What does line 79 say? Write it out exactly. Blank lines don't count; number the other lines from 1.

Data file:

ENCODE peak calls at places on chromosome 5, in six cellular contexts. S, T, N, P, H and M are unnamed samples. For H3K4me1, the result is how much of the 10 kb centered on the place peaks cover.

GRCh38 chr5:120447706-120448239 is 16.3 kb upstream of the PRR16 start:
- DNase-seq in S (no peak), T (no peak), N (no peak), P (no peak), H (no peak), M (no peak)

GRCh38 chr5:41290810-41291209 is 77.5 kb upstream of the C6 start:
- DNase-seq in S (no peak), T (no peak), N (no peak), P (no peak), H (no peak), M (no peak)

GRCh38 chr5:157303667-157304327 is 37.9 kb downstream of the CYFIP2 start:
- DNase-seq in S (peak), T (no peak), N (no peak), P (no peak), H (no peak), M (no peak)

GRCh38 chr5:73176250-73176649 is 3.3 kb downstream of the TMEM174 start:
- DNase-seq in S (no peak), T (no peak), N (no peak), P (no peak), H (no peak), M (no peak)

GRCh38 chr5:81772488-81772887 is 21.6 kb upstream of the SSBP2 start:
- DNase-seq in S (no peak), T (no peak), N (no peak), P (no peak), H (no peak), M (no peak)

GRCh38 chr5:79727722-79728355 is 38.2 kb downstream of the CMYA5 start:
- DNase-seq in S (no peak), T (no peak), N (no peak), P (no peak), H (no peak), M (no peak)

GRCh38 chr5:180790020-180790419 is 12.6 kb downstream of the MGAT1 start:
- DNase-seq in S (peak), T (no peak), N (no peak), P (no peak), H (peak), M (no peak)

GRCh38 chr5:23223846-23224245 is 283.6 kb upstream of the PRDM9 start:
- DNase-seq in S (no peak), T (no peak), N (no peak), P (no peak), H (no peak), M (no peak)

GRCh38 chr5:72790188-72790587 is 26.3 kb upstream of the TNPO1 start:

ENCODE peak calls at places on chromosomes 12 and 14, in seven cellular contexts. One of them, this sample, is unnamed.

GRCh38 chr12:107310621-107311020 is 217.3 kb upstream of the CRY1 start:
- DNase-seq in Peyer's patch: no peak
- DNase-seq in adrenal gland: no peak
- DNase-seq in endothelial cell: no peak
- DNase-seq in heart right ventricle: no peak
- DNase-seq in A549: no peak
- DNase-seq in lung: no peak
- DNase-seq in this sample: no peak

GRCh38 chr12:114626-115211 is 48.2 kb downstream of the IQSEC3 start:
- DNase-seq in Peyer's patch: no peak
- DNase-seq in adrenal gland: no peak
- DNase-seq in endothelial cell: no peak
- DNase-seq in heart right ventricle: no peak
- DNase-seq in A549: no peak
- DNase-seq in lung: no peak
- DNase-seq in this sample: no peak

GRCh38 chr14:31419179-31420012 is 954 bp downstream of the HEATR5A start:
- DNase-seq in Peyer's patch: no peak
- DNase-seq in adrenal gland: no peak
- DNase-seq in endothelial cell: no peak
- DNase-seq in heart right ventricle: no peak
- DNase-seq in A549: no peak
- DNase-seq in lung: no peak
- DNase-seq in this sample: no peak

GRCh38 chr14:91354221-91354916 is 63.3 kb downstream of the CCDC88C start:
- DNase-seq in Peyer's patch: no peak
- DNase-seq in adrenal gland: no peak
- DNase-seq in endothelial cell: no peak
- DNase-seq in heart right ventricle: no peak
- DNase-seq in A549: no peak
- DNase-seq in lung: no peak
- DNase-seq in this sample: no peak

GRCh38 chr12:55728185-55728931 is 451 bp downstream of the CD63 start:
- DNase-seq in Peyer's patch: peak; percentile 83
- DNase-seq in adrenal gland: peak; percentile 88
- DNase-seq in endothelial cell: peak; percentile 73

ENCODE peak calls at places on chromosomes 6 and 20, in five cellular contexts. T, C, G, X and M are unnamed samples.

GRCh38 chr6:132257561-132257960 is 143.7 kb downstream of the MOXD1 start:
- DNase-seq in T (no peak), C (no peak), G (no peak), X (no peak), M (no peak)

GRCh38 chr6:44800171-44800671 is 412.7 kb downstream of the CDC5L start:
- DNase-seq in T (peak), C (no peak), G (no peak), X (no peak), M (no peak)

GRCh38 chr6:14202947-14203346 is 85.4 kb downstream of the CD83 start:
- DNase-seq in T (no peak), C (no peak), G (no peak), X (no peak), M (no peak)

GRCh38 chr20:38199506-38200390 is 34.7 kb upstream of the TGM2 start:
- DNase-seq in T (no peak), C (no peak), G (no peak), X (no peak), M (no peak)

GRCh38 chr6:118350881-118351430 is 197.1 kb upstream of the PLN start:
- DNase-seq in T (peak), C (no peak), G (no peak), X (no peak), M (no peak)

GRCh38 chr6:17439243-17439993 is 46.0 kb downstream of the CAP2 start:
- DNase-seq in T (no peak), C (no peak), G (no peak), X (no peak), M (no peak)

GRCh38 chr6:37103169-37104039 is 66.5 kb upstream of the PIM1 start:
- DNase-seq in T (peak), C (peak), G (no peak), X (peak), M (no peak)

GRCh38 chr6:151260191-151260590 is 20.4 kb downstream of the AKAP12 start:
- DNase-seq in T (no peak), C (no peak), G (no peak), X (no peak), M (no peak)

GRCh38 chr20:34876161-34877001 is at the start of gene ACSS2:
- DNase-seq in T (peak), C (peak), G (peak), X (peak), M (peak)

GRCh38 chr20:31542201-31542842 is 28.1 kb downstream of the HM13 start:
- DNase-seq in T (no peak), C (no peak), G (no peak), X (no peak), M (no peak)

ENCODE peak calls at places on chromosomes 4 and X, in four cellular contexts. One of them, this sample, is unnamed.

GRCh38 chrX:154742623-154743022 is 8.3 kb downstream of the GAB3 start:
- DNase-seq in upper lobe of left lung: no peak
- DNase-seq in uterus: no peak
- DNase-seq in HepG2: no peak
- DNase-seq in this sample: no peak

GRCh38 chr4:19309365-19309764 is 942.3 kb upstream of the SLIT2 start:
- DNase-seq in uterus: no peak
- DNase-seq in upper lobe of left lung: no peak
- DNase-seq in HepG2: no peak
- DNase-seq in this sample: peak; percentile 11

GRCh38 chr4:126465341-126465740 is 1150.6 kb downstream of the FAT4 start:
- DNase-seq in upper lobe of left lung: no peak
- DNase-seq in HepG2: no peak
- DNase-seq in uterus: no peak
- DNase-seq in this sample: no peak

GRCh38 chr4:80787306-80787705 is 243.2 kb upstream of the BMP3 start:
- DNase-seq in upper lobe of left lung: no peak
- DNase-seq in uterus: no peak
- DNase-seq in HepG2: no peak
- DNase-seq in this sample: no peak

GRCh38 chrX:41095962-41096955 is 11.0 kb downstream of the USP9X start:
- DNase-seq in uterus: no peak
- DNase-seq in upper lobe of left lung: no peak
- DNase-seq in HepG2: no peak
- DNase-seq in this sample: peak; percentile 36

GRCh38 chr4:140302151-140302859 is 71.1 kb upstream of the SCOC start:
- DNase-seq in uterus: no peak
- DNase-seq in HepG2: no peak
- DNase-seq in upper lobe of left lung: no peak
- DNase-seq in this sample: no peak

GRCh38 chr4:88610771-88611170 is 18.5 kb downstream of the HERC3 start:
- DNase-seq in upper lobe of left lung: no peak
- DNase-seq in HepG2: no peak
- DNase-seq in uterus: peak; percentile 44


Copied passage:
- DNase-seq in upper lobe of left lung: no peak